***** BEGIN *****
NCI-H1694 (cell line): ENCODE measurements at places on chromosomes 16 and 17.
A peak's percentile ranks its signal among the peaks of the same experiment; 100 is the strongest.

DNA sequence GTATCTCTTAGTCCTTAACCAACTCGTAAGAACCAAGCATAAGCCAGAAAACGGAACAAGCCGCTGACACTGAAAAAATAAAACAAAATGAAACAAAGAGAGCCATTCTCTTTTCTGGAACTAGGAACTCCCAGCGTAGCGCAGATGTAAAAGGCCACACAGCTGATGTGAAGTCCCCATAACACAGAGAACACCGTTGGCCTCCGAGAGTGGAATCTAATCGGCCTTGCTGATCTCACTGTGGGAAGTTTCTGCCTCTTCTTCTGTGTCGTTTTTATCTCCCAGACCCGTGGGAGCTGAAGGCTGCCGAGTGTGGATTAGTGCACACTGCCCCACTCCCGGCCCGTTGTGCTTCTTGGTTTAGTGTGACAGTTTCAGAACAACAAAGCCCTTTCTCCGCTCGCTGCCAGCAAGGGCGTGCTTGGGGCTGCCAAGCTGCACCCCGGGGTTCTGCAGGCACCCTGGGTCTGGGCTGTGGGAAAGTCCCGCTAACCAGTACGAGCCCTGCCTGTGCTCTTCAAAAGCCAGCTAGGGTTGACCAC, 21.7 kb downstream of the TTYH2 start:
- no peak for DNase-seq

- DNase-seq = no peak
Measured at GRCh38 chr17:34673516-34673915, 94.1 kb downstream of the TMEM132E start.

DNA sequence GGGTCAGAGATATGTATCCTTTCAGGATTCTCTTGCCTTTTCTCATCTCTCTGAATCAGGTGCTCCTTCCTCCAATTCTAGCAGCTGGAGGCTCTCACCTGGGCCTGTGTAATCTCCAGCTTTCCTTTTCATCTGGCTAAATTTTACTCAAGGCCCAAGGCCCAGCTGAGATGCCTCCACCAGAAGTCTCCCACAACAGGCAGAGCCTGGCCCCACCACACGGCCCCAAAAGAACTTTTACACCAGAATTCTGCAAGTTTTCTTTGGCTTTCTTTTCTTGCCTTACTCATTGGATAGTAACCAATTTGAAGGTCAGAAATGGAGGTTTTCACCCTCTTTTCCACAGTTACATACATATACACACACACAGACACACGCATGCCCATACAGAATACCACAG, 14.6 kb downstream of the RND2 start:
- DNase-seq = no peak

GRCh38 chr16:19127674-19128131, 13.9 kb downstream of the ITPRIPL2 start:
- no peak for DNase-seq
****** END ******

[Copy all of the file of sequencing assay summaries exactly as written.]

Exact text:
NCI-H1694 (cell line): ENCODE measurements at places on chromosomes 16 and 17.
A peak's percentile ranks its signal among the peaks of the same experiment; 100 is the strongest.

DNA sequence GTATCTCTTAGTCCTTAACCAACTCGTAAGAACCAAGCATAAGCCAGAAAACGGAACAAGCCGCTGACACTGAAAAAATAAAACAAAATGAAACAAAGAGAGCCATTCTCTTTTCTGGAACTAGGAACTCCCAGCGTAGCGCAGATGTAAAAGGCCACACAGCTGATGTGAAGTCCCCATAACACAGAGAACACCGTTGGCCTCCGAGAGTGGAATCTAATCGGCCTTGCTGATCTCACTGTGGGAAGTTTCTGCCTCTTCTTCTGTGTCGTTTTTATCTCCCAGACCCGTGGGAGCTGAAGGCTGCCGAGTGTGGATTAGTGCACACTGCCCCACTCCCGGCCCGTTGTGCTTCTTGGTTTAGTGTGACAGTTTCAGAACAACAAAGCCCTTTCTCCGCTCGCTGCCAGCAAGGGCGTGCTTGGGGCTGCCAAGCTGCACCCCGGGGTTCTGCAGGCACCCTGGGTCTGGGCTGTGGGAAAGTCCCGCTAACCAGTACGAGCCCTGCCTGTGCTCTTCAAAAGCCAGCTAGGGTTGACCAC, 21.7 kb downstream of the TTYH2 start:
- no peak for DNase-seq

- DNase-seq = no peak
Measured at GRCh38 chr17:34673516-34673915, 94.1 kb downstream of the TMEM132E start.

DNA sequence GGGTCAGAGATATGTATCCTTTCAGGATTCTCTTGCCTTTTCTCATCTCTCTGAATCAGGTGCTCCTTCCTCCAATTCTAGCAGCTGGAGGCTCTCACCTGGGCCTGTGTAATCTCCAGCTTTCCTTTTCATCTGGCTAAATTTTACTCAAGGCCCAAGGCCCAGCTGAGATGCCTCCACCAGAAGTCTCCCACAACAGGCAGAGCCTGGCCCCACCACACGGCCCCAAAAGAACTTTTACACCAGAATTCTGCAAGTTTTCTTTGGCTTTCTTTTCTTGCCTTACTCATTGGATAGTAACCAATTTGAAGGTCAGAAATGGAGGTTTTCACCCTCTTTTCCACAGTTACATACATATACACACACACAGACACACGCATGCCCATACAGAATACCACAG, 14.6 kb downstream of the RND2 start:
- DNase-seq = no peak

GRCh38 chr16:19127674-19128131, 13.9 kb downstream of the ITPRIPL2 start:
- no peak for DNase-seq